'The Golden Age' is a gorgeous period piece that faithfully recreates historical England, right down to the smallest cobblestone. The costumes are intricately designed, the sets look impossibly realistic, the details are simply staggering. Some critics have called the film slow, but I thought it moved along at a brisk pace for a historical character drama. The dialogue is succinct, the themes aren't repetitive, and we're given glimpses of a queen that is a logical extension of her younger self. Better still, the actors (particularly Blanchett, Rush, and Owen) seem to be giving their souls to the film, turning in performances that are worthy of nominations. However, the picture does have serious problems.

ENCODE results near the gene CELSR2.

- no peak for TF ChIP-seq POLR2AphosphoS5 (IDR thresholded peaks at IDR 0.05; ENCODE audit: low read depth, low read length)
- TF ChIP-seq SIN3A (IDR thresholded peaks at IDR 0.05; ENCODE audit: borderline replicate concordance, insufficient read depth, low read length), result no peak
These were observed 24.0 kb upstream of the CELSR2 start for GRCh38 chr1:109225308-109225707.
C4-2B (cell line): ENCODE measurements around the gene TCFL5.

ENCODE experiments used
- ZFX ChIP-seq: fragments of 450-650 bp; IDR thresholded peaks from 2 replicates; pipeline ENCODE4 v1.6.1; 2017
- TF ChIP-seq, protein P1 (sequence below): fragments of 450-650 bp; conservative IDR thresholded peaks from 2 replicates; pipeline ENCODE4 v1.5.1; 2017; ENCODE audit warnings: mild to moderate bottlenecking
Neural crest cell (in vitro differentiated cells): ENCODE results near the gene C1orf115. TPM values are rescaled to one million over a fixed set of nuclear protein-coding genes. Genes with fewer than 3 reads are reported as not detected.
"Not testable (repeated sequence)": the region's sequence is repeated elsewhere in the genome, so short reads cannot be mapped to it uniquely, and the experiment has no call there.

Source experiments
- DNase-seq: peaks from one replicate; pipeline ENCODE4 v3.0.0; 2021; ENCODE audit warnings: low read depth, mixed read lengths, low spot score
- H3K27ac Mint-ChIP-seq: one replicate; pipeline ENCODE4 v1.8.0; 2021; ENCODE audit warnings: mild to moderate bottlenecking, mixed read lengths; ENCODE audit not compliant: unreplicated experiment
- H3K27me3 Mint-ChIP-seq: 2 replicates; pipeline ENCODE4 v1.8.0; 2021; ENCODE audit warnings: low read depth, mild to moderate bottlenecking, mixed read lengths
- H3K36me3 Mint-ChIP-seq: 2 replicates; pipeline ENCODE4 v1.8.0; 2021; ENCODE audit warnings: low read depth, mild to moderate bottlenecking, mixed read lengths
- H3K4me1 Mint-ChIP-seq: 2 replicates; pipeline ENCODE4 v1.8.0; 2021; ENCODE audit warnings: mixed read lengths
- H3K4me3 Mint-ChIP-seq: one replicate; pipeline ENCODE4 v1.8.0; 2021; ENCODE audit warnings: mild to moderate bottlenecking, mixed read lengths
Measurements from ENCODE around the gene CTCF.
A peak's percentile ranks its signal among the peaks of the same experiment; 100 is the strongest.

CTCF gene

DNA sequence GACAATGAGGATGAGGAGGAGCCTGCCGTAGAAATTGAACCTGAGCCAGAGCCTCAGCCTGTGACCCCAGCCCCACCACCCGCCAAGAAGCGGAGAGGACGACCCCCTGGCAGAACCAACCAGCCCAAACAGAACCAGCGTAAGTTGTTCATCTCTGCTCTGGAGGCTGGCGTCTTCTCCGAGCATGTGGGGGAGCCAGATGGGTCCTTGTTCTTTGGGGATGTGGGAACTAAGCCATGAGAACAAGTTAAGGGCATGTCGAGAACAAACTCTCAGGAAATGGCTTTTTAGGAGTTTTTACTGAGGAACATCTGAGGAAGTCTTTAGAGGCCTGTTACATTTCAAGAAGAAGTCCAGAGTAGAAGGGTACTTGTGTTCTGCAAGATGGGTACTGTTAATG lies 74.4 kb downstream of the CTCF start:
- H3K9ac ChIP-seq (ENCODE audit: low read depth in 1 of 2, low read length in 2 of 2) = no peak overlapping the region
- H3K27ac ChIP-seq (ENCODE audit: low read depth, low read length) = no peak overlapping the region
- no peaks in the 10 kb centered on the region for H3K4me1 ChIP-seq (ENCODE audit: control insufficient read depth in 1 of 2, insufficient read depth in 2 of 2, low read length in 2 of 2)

'The Golden Age' is by no means a bad film, it just seems to think it’s better than it actually is. At times, the film even borders on pretension -- for every intimate character exchange, there's a brash explosion of allegory and symbology, bordering on hubris. The last act is an exercise in banality, abandoning the historical narrative in favor of surreal imagery, allusions to spiritual conflicts, and slow motion shots that sweep over every scene. Some may argue that these moments are examples of Kapur's audacious style, but I feel they're simply the work on an overindulgent director. Indeed, some scenes both overstate their points and bring the momentum of 'The Golden Age' to a sudden halt.